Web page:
The tears that streamed down the faces of thousands of Jewish men, women and children forcibly removed from their homes in Gaza are not even dry yet.
Yet Leslie Susser of the Jewish Telegraphic Agency is already championing the expulsion of hundreds of thousands more of our co-religionists from Judea and the rest of Samaria (Cover story: “Pullout Goes Well: Little Strife, No Violence,” Aug. 25).
What could Susser possibly be thinking?
Rather than focusing on little Israel making itself even smaller, Susser and the Jewish Exponent should be reminding readers that the Palestinians have not kept one promise nor lived up to a single commitment to cease inciting anti-Jewish hatred, dismantle terror groups or seize illegal weapons.
Why isn’t the Exponent stressing these issues, instead of trying to persuade its readers that Israel can survive without Judea and Samaria?
Note for the Record: A Miracle Happened!
The Jewish settlers in Gaza prayed for a miracle. Despite what might otherwise appear obvious, their prayers were indeed answered.
Within the explosive tinderbox of disengagement — a mix of heightened emotions due to religious fervor, loss of home, loss of identity and loss of dreams, combined with intense rhetoric and a plethora of weapons — not one serious injury occurred.
Some 8,500 settlers and thousands of strident supporters confronted tens of thousands of Israeli soldiers and police, and no one was hurt (A Matter of Opinion: “They’re Still Heroes!” Aug. 25).
Could anyone have imagined this? There have been numerous instances of situations in our country where army or police have had to confront protesters — just think of Waco, Texas; the Move fiasco in Philadelphia; recent anti-globalism protests in Seattle; the Democratic National Convention in Chicago in 1968. All resulted in violence and death.
In Israel, the thousands of settlers evicted from their homes were brave people — true heroes who daily risked their lives on the Israeli frontier. But they would not inflict injury on the army that came to evict them.
Of course, Israeli army and police were well-trained, sensitive and patient as they carried out their duty to uphold the democratic values of a free people. They, too, are heroes.
Much has been written in the press about the effectiveness of the well-executed plans of the Israeli government in dealing with the settlers.
But to fail to recognize the impossibility of performing that task without any serious incident, even accidental, is to fail to recognize the obvious.
No matter the rightness or wrongness of disengagement from Gaza (only time will tell), a miracle took place. The unity of the Jewish people held.
Let the world know: Am Yisrael Chai — “the people of Israel live!”
Cherry Hill, N.J.
Credit the IDF Soldiers for Restraint and Clarity
The Jewish Exponent featured a front-page picture of an Israeli soldier hugging a Gaza evacuee (Cover story: “Bidding Farewell to the Gaza Strip,” Aug. 18).
One of our family members mistakenly thought the soldier in the picture was her cousin, our son Avi, currently serving in the Israeli army tank corps.
She began calling people, and by the end of the weekend, we were besieged with prayers for his well-being.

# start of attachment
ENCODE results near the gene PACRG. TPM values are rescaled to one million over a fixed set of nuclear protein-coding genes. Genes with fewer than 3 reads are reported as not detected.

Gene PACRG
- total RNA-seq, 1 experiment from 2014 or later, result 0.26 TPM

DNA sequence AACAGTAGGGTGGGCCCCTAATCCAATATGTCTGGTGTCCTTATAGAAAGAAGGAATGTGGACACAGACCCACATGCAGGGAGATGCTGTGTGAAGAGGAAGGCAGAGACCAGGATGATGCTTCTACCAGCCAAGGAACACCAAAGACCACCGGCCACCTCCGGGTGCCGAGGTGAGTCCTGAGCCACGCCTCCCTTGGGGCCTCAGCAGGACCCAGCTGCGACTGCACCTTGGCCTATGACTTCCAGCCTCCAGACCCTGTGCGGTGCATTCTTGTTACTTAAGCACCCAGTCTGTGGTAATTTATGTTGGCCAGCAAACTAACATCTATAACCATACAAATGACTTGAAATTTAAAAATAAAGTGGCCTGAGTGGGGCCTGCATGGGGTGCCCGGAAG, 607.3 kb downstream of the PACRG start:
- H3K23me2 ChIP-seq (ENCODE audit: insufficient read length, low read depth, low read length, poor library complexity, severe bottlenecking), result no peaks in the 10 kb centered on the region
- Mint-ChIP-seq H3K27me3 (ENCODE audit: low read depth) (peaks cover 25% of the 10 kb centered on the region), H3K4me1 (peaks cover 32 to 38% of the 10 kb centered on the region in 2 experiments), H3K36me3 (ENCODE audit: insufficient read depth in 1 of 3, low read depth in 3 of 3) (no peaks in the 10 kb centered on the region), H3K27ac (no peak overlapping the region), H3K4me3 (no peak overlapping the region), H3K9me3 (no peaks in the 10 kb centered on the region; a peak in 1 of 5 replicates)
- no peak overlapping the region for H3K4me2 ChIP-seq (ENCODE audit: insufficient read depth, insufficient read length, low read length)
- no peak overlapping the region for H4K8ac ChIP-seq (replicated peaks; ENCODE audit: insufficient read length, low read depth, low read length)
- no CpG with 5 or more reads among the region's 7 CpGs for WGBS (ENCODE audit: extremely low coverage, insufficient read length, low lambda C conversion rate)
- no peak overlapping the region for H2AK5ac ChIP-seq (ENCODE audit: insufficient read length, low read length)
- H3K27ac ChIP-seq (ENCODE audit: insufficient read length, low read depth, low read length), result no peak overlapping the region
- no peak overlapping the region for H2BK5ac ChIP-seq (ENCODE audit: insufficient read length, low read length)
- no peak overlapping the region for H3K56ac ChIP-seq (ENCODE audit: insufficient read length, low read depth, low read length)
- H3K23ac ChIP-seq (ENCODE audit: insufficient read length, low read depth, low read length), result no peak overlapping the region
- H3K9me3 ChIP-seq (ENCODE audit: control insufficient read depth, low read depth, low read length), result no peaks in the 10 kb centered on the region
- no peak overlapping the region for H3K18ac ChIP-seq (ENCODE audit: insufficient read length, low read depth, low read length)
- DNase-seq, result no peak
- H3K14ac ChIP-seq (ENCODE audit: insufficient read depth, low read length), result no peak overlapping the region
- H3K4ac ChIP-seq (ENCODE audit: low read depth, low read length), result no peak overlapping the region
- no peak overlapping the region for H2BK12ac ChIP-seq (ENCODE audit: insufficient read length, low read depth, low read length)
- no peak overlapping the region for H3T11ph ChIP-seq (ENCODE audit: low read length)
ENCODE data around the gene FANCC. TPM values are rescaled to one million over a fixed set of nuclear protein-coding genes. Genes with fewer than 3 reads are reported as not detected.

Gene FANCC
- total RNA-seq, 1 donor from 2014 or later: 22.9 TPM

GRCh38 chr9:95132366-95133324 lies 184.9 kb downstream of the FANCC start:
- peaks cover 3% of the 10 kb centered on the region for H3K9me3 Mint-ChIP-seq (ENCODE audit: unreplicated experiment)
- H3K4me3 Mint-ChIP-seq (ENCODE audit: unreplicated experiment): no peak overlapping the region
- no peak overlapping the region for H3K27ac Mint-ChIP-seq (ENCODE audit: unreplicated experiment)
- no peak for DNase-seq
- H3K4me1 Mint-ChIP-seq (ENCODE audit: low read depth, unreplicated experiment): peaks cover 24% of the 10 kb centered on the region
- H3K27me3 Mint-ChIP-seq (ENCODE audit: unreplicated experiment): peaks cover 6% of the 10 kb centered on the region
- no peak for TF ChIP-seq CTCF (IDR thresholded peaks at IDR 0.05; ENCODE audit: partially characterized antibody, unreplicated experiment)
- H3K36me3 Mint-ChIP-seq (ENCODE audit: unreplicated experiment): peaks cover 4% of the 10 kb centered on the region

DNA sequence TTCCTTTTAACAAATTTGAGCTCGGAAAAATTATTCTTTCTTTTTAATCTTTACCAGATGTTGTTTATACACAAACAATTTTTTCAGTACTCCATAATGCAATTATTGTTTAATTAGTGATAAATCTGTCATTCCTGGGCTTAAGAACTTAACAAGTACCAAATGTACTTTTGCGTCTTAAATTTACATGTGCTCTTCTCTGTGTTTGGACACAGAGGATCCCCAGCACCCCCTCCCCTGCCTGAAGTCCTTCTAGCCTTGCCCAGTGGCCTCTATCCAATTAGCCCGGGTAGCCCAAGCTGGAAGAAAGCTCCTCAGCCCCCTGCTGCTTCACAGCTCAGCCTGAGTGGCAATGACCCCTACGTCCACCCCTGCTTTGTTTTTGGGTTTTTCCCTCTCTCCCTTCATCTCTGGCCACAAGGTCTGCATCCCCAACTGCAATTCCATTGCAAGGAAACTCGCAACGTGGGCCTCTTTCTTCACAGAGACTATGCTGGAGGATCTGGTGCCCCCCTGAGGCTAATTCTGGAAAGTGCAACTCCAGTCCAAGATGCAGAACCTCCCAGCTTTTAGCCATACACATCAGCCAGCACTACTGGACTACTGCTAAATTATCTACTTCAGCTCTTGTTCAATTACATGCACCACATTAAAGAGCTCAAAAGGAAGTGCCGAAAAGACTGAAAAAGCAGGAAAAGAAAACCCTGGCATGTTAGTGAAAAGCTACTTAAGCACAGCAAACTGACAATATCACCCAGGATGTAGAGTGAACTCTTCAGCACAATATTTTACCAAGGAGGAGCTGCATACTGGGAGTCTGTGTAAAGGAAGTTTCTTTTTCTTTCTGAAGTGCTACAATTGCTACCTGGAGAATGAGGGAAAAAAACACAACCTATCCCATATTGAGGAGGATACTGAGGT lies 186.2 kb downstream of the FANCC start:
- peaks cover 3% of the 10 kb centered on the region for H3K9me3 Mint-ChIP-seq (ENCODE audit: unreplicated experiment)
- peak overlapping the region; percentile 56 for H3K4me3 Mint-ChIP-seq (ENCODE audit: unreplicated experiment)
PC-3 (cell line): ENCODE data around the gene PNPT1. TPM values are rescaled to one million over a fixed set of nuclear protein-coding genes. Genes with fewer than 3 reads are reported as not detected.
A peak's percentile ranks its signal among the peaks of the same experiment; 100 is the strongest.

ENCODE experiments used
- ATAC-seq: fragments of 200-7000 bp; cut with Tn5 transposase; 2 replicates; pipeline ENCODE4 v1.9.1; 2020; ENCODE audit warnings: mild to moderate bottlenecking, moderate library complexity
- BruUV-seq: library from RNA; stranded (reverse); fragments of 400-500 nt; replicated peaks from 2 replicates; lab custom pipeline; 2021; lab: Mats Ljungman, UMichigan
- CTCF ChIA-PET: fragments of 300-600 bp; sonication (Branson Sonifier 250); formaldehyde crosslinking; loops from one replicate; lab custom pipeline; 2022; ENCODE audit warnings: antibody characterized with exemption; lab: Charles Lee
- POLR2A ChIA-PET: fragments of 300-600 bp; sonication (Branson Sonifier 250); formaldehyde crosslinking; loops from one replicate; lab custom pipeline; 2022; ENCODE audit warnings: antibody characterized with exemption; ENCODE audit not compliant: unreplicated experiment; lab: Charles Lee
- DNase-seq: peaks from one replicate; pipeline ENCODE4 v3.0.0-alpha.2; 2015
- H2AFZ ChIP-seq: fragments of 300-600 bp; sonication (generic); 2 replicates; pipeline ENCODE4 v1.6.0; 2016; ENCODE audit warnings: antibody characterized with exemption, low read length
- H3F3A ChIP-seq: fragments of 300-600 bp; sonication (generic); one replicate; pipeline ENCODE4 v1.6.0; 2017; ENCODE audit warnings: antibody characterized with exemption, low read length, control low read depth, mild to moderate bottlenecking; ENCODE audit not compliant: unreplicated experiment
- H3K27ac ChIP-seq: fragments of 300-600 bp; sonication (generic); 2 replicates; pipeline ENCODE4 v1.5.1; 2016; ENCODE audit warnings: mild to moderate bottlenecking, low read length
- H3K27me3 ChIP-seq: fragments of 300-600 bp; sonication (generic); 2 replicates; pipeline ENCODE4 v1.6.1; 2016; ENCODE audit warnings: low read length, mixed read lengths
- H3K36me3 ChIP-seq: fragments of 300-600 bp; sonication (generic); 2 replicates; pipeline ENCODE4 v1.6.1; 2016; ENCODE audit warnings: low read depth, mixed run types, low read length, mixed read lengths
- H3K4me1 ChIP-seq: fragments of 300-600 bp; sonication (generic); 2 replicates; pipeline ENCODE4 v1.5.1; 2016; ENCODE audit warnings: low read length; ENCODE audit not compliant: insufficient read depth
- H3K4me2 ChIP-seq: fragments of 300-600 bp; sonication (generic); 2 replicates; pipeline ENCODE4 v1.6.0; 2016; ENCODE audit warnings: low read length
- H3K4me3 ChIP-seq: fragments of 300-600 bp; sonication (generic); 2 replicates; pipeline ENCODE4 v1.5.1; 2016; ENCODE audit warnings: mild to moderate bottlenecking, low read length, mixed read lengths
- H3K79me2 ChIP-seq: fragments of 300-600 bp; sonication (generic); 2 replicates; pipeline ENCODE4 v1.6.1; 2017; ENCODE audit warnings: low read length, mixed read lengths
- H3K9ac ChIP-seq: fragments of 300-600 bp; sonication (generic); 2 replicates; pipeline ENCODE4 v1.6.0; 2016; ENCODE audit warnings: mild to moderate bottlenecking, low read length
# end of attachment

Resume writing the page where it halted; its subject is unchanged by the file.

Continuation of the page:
However, after contacting our son, he confirmed that it was not him in Gaza. In fact, he had returned to Ramat Hagolan from Gaza the week before. He conveyed to us the psychological damage his fellow soldiers faced, having carried out orders despite pleas from many rabbis to disobey.
Sanctions should be taken against these rabbis. Had their advice been taken, they could have caused a catastrophe!
Skip the Edamame Salad, and Bring Back the Kugel
I don’t know about anyone else, but I miss the good old days of opening up the Jewish Exponent to read and clip some wonderful haimishe recipes.
My friends and I would compare notes on how the brisket or kugel turned out, and how our guests loved the meal.
Well, not anymore!
What is it now with ingredients that can only be found in specialty shops — things I’ve never heard of, like quinoa and edamame? These foods belong in other ethnic periodicals.
I’m not Mexican, Italian or Japanese. If I want a book on Japanese fare, I’ll buy one. I’m Jewish, and I expect this paper to represent my rich heritage of wonderful foods.
Please, with the High Holidays quickly approaching, give me a nice challah, kugel, chopped liver or a mushroom-barley recipe like Bubbie used to make. I’ll even allow you to make them cholesterol-free!
Engaged Couples: Forget the Pet and Spruce Up!
I remember when engagement announcements would feature only the prospective bride’s photograph. The young lady would appear alone, and almost always well-dressed, at least as nicely as she would for a job interview.
As years passed, protocol somehow was morphed so that engagement announcement photographs began to include the prospective groom as well. To my thinking, that was a good thing: Two smiles are better than one. And the groom would also be well-dressed, at least in coat and tie, quite befitting the couple’s first formal presentation to the community.
Alas, times have changed.
In recent years, I’ve noticed that most of the happy young men are decked out in T-shirts, sweatshirts or rumpled polos.
As if that wasn’t the icing on the upcoming wedding cake, now readers are being treated to seeing happy couples with their dogs.
Bring back some basic decorum — some sense of dignity!
Young men, you might look a whole lot better if you simply wear a tie and decent shirt to match, and left the family pet out of the photo.
Robert A. Faber